In the past decade or so, there has been a resurgence of the idea that science and religion are in fundamental conflict with each other.
There’s a difference, though, between the idea of a necessary conflict between science and religion, and the notion that conflicts merely happen at some times, for some individuals or religious groups. The latter is obvious and irrefutable – but the former is seemingly contradicted whenever we see a prominent religious believer who also strongly embraces scientific realities. And it looks like we might be seeing, right now, the most prominent one of those in a long time: Pope Francis.
In October, the new pope spoke at the Pontifical Academy of Sciences and appeared to endorse two major scientific concepts that have often given religious believers big trouble: the Big Bang and evolution.
On the Big Bang, he remarked that it is “considered to be the origin of the world” and “does not contradict the creative intervention of God.”
Premium content for only $0.99
For the most comprehensive local coverage, subscribe today.
And then there’s evolution. “God is not … a magician, but the Creator who brought everything to life,” said Francis on the occasion. “Evolution in nature is not inconsistent with the notion of creation, because evolution requires the creation of beings that evolve.”
More recently, meanwhile, the Guardian newspaper reported that the pope is planning to issue “a rare encyclical on climate change and human ecology.” Certainly, Pope Francis has been quite active on the subject of taking care of the environment, arguing back in May that Catholics must “safeguard creation.”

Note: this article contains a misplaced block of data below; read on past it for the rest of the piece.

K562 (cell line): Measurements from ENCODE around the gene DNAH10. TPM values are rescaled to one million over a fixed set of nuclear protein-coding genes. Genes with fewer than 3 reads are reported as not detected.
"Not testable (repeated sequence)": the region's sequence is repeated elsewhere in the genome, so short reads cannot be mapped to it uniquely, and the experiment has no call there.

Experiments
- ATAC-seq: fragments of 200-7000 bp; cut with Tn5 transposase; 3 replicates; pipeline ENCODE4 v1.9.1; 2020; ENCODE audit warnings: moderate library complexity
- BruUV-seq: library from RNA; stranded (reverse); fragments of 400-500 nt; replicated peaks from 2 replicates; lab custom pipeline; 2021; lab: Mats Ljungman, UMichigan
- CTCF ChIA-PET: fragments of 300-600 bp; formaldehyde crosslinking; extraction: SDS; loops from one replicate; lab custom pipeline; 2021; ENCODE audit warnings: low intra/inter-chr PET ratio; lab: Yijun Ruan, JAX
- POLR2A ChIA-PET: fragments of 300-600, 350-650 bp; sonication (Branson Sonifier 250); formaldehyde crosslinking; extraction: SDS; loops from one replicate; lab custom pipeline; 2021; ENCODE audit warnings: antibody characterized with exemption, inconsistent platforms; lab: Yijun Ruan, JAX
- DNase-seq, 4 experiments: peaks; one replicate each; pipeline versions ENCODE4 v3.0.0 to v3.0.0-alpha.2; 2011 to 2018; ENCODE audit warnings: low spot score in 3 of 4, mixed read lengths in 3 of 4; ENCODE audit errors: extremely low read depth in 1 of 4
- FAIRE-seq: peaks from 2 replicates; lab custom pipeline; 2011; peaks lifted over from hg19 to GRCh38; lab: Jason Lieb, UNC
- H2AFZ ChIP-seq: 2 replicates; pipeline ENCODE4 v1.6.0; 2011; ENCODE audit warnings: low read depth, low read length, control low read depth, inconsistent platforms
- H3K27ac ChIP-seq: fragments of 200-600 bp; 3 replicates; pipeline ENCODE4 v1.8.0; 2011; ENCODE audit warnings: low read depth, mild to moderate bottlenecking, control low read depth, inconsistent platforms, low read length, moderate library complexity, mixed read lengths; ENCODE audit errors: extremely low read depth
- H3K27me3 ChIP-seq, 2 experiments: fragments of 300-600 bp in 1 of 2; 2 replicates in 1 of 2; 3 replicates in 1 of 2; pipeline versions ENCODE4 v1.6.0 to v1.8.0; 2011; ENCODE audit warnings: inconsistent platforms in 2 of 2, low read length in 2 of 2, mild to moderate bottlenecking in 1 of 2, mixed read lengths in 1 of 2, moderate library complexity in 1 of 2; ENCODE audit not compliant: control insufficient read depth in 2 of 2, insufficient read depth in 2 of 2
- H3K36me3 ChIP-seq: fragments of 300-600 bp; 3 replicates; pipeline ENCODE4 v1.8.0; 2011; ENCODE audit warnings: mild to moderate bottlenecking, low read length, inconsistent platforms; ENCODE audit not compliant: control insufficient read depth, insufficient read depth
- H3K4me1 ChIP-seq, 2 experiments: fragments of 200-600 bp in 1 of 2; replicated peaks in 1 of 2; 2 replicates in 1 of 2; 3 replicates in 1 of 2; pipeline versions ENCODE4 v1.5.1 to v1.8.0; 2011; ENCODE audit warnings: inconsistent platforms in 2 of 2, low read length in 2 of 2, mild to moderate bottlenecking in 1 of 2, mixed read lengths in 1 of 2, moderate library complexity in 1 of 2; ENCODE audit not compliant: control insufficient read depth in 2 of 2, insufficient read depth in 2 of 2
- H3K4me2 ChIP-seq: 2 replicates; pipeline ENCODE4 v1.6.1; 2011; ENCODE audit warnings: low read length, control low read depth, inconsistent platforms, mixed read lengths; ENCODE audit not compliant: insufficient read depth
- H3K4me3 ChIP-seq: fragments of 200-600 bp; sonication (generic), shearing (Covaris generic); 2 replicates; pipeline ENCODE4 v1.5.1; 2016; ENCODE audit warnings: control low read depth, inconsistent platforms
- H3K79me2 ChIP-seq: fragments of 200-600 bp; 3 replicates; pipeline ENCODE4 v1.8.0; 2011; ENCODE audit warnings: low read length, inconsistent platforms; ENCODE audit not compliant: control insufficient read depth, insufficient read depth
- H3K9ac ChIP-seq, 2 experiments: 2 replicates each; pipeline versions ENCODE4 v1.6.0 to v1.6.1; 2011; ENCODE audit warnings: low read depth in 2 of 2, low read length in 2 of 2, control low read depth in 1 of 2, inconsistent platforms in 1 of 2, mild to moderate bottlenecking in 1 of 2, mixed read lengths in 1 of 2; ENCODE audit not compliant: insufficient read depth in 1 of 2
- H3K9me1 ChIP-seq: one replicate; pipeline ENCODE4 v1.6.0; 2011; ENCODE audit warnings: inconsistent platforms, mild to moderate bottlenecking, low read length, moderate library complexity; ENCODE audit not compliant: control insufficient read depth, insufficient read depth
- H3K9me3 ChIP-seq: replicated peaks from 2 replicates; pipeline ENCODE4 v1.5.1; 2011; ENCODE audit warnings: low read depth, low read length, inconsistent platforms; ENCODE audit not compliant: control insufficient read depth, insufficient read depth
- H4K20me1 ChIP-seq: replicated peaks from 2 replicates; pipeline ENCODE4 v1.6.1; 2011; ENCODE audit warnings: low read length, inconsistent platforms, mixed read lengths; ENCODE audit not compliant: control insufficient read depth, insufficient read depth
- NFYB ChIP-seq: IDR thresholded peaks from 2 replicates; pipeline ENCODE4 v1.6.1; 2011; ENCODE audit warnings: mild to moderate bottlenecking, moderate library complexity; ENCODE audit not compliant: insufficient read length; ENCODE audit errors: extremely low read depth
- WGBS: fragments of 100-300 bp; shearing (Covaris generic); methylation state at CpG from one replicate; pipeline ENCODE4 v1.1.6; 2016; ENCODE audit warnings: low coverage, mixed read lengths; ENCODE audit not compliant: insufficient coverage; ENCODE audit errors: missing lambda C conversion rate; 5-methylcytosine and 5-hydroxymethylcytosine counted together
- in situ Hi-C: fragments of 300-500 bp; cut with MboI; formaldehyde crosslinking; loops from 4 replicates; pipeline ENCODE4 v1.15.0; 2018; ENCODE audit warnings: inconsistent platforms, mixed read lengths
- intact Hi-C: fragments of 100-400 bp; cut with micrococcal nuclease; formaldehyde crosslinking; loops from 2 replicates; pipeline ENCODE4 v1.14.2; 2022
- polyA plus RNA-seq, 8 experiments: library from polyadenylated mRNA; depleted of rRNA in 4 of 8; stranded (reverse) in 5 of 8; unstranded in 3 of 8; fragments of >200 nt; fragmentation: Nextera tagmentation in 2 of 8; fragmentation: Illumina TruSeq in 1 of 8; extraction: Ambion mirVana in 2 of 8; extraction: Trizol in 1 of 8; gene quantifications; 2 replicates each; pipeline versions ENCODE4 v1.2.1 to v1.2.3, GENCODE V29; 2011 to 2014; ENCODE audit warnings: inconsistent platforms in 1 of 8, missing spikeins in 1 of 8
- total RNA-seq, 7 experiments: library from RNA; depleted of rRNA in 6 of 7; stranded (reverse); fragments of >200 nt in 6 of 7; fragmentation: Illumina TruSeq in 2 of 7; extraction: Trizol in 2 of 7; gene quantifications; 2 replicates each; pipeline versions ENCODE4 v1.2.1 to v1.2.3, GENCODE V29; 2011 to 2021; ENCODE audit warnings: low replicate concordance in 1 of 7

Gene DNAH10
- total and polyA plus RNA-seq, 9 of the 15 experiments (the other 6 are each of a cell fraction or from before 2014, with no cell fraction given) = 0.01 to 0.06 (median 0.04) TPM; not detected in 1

Indeed, there has been much environment and climate-related activity coming out of the Vatican. Earlier this year the Pontifical Academy of Sciences (along with the Pontifical Academy of Social Sciences) convened a workshop that brought together a number of scientists and experts who then released a statement declaring that “if current trends continue, this century will witness unprecedented climate changes and ecosystem destruction that will severely impact us all.”
Thus, while creationists may reject science out of religious belief, other religious believers accept and embrace what science tells us – and frequently also do so out of religious motivations.
In fact, the idea that Pope Francis wants the world to do something about climate change, and that he apparently sees this as a matter of taking care of the creation, hardly makes him unique. Polling data suggests that large numbers of U.S. Catholics also support climate action, including a very strong majority among Hispanic Catholics.
But it’s not just Catholics. While evangelicals often get a bad rap for not wanting to do anything about climate change, a substantial minority of them actually do. While a majority of white evangelical Protestants are “somewhat or very unconcerned” about the issue, some 35 percent are either “somewhat or very concerned,” according to recent polling by the Public Religion Research Institute.
So the relationship between science and religion is complex, and generalizations are dangerous. There’s no doubt that many religious people around the world cling to their beliefs (or, to what they think their beliefs require) in the face of evidence, and history shows science-religion conflicts popping up at regular intervals. But it also shows something else: believers who find a way to reconcile faith and science.
If Pope Francis continues on his current course, he has the power to make this latter group a whole lot more prominent than it already is.
Chris Mooney writes for the Washington Post.